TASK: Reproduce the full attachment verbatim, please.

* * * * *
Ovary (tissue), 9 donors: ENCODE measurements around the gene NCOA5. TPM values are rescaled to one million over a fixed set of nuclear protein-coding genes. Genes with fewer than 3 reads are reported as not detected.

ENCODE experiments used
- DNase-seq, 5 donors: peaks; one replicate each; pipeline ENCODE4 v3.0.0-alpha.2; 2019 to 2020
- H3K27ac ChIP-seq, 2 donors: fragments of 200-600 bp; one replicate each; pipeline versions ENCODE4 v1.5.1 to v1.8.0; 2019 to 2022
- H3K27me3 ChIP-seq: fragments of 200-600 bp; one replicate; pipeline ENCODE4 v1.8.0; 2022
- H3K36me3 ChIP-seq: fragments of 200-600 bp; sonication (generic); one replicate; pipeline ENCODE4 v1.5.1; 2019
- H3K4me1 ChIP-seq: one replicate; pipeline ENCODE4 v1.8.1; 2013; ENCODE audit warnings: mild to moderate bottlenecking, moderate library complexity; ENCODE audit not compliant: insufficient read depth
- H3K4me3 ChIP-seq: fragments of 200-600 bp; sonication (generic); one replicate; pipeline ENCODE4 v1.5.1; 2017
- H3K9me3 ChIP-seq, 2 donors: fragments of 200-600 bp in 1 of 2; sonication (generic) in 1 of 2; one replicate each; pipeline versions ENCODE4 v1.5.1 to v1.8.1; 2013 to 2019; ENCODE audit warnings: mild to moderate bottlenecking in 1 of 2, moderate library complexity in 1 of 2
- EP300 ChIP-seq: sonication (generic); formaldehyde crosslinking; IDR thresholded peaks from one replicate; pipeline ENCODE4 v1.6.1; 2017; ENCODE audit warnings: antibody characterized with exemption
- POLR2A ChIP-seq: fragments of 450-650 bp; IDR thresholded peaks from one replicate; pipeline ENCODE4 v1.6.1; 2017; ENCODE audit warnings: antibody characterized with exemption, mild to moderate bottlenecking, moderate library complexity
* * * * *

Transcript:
Ovary (tissue), 9 donors: ENCODE measurements around the gene NCOA5. TPM values are rescaled to one million over a fixed set of nuclear protein-coding genes. Genes with fewer than 3 reads are reported as not detected.

ENCODE experiments used
- DNase-seq, 5 donors: peaks; one replicate each; pipeline ENCODE4 v3.0.0-alpha.2; 2019 to 2020
- H3K27ac ChIP-seq, 2 donors: fragments of 200-600 bp; one replicate each; pipeline versions ENCODE4 v1.5.1 to v1.8.0; 2019 to 2022
- H3K27me3 ChIP-seq: fragments of 200-600 bp; one replicate; pipeline ENCODE4 v1.8.0; 2022
- H3K36me3 ChIP-seq: fragments of 200-600 bp; sonication (generic); one replicate; pipeline ENCODE4 v1.5.1; 2019
- H3K4me1 ChIP-seq: one replicate; pipeline ENCODE4 v1.8.1; 2013; ENCODE audit warnings: mild to moderate bottlenecking, moderate library complexity; ENCODE audit not compliant: insufficient read depth
- H3K4me3 ChIP-seq: fragments of 200-600 bp; sonication (generic); one replicate; pipeline ENCODE4 v1.5.1; 2017
- H3K9me3 ChIP-seq, 2 donors: fragments of 200-600 bp in 1 of 2; sonication (generic) in 1 of 2; one replicate each; pipeline versions ENCODE4 v1.5.1 to v1.8.1; 2013 to 2019; ENCODE audit warnings: mild to moderate bottlenecking in 1 of 2, moderate library complexity in 1 of 2
- EP300 ChIP-seq: sonication (generic); formaldehyde crosslinking; IDR thresholded peaks from one replicate; pipeline ENCODE4 v1.6.1; 2017; ENCODE audit warnings: antibody characterized with exemption
- POLR2A ChIP-seq: fragments of 450-650 bp; IDR thresholded peaks from one replicate; pipeline ENCODE4 v1.6.1; 2017; ENCODE audit warnings: antibody characterized with exemption, mild to moderate bottlenecking, moderate library complexity